I'm going to look up Luvox.
Hi there. Well, the way depression works is that while some have 'episodes' of depression, it is most often a chronic condition. THAT may be the main reason why your wife's doctor is reluctant to stop her medication. Addiction to antidepressants and particularly ssri's is not really the right way to term it. It's not a controlled substance. There are many people that need and take antidepressants their entire life and there is no shame in that. Again, it's not an addiction but a medical problem such as a heart issue in which people need medication to control it.
If your wife is determined to give it a go without medication, there are a couple of things to keep in mind. First, be on the lookout for returning depression. If her depression was severe three years ago, there is a likelihood that she is prone to this and it very much can concur as depression is, as I said, often a chronic mental health condition to be dealt with.
Second, I would NOT --- NOT--- just decide to stop and not do so under doctor's supervision. She needs to tell her doctor that she IS going to stop and how does he recommend she does it? He should answer this direct question
We are not allowed to give recommendations here at med help on dosing of medication nor should you get that over the internet. The internet does not replace sound medical advice. I will say that tapering is very important whenever stopping an ssri and while you may have a schedule in mind, adjusting it to your wife's reaction will be important.
The symptoms you describe could be withdrawel symptoms and tapering gets away from that or frankly, they could be the return of anxiety/depression symptoms. good luck
I concur completely with specialmom's advice!
Good luck to your wife!
Hi just to let you know I tried to cut myself off of Prozac myself which is a ssri I've been on them for 15 yrs now I started slowly like u over six months but end result was I ended up having severe anxiety attacks and worse depression then I started with so now I'm on higher dose of Prozac and just started on klonipin . So wouldn't recommend doing this alone talk to dr for sure.
Thanks for your comments, everyone.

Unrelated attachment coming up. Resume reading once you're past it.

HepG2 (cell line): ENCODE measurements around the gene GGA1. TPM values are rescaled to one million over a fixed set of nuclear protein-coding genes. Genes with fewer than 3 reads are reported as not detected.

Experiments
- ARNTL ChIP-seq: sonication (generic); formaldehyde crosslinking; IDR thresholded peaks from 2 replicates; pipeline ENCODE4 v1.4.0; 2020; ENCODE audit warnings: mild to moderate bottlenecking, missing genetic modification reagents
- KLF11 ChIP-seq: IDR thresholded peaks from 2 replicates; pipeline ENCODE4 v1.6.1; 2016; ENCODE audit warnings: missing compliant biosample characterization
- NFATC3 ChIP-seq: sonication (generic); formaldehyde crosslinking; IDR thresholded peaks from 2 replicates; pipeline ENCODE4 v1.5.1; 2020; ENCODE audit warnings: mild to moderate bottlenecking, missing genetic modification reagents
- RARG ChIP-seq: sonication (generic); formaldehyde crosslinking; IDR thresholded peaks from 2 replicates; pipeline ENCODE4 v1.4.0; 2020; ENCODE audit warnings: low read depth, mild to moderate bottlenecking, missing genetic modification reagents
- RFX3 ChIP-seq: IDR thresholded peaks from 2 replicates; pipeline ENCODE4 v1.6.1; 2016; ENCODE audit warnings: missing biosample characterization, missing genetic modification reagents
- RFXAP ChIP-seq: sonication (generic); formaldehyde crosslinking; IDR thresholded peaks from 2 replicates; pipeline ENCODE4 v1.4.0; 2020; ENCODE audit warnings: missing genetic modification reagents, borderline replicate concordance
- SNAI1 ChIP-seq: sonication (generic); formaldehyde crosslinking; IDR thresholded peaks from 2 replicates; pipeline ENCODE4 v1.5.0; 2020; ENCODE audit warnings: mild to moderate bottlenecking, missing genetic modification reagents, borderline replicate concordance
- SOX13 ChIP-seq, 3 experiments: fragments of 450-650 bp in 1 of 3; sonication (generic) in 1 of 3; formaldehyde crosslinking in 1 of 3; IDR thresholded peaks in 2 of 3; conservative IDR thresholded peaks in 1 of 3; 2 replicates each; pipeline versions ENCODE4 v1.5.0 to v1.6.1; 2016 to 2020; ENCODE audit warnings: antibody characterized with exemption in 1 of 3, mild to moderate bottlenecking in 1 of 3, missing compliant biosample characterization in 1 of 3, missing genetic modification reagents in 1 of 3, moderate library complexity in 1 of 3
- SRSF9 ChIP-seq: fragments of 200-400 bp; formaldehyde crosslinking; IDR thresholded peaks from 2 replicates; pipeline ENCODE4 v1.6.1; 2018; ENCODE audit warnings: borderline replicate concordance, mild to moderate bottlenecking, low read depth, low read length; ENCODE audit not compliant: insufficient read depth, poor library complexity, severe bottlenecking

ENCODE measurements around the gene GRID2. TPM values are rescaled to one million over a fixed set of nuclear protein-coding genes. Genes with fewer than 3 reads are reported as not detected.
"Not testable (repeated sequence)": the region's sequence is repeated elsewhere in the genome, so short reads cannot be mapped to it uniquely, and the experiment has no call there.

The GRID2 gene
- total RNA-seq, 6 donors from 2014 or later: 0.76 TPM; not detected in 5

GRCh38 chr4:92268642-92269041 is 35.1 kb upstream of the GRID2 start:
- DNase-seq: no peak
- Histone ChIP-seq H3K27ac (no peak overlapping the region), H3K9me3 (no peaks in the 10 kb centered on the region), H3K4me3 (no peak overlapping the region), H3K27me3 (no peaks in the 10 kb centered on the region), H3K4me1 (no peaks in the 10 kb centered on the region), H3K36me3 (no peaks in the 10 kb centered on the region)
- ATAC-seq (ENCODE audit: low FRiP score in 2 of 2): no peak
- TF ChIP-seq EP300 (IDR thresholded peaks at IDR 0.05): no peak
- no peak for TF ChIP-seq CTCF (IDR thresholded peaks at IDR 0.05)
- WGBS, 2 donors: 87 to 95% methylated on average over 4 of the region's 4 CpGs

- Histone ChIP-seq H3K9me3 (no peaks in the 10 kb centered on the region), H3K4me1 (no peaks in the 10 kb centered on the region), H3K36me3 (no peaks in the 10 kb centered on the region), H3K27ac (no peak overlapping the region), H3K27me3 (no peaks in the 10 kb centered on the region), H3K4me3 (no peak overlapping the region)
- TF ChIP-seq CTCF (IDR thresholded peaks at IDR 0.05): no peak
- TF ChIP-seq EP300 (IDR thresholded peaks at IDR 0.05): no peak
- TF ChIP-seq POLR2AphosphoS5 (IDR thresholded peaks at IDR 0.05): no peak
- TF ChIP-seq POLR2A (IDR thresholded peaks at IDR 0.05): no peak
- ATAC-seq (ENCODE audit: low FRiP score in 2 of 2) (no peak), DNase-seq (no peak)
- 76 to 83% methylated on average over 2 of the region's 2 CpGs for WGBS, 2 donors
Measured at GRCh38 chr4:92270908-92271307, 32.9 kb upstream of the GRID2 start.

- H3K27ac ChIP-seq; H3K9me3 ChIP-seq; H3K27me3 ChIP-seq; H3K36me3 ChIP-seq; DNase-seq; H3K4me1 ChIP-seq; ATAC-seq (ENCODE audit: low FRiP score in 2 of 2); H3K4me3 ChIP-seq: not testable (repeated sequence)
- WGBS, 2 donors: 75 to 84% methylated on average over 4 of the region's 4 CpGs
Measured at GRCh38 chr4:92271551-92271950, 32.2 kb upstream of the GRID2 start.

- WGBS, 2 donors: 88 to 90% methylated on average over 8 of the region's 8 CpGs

Given the world-wide lack of understanding about mental health, and recognizing that everyone's situation is different, we are grateful for any information.
ssris aren't addictive, but really, there's not much difference between them and addictive drugs, so at this point it's just semantics. What the above posters aren't realizing from your post, I think, is that your wife has already quit this drug -- she tapered off it probably at a slower and safer rate of speed than most doctors and psychiatrists would have done. But Luvox has the shortest half-life of any antidepressant out there, which means it leaves the body very very quickly. That makes it hard for the brain to adapt to operating normally again. It's also a drug used rarely in the US because the company behind it didn't market it all that much here and it has many more contraindications with other meds than most antidepressants, so most of us here haven't taken it. But again, at this point she's basically stopped the drug and is suffering some withdrawal. That can last a long time or a shot time, depending on the person. But the symptoms you describe are pretty minor as far as withdrawal goes, so far. The protocol generally is, if the withdrawal gets to be more than one can handle, and if it turns into emotional problems you never had before, go back on the last dose at which you felt fine and taper off more slowly, but at some point, if you want to quit the drug, and you will have to quit this drug to have a child safely, not only because of its effect on the child but also because of all the drug contraindications, then she will have to stop taking it and see what happens. As I see it, she's done this over a period of months, and is down to almost nothing, so this ship has sailed.